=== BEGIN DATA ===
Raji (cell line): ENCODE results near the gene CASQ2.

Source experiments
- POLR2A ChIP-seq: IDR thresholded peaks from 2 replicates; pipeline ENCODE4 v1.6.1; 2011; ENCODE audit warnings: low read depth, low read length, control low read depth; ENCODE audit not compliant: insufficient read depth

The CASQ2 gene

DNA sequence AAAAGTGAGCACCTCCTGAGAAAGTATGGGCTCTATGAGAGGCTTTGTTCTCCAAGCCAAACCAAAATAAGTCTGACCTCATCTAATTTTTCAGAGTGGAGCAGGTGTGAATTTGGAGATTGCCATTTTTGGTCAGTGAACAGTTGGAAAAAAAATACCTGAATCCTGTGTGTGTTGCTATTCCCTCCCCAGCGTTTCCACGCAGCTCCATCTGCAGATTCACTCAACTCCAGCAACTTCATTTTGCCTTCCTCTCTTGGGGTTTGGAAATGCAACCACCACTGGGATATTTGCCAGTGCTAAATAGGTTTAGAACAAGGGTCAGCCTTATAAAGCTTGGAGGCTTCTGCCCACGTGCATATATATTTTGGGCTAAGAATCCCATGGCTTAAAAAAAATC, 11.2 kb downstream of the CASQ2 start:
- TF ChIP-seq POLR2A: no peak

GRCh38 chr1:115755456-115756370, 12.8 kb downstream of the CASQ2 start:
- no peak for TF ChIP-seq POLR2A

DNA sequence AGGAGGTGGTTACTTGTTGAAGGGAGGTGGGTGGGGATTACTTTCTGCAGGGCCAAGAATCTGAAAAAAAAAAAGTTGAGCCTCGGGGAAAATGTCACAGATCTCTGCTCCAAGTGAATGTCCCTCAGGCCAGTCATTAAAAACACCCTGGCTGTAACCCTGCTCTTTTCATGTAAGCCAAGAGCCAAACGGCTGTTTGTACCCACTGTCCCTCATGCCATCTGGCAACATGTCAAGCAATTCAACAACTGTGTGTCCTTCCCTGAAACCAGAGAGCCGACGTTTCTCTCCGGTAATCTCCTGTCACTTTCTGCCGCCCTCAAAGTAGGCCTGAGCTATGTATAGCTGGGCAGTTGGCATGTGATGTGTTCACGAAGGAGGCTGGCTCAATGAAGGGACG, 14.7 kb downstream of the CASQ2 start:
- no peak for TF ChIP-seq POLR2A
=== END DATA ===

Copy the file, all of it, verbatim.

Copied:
Raji (cell line): ENCODE results near the gene CASQ2.

Source experiments
- POLR2A ChIP-seq: IDR thresholded peaks from 2 replicates; pipeline ENCODE4 v1.6.1; 2011; ENCODE audit warnings: low read depth, low read length, control low read depth; ENCODE audit not compliant: insufficient read depth

The CASQ2 gene

DNA sequence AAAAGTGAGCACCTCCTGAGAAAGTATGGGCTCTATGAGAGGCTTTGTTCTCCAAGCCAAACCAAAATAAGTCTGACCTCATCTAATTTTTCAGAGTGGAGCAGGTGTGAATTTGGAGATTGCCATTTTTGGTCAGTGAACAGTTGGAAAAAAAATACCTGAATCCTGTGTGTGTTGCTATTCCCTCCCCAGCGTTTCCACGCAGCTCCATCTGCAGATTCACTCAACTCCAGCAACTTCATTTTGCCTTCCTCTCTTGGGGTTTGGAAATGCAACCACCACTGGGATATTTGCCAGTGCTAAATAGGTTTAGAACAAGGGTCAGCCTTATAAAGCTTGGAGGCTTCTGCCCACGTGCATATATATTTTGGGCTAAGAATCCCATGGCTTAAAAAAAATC, 11.2 kb downstream of the CASQ2 start:
- TF ChIP-seq POLR2A: no peak

GRCh38 chr1:115755456-115756370, 12.8 kb downstream of the CASQ2 start:
- no peak for TF ChIP-seq POLR2A

DNA sequence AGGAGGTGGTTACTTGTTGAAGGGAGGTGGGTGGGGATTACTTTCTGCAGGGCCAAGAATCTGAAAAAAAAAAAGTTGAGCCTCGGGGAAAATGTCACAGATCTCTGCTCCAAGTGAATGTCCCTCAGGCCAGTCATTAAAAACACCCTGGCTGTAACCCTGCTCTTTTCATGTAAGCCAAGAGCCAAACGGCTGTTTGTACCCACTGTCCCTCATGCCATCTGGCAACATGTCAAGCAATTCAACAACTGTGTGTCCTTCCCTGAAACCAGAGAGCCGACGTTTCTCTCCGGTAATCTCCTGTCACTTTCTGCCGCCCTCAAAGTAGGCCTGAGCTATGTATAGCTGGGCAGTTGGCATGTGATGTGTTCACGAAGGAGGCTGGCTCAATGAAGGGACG, 14.7 kb downstream of the CASQ2 start:
- no peak for TF ChIP-seq POLR2A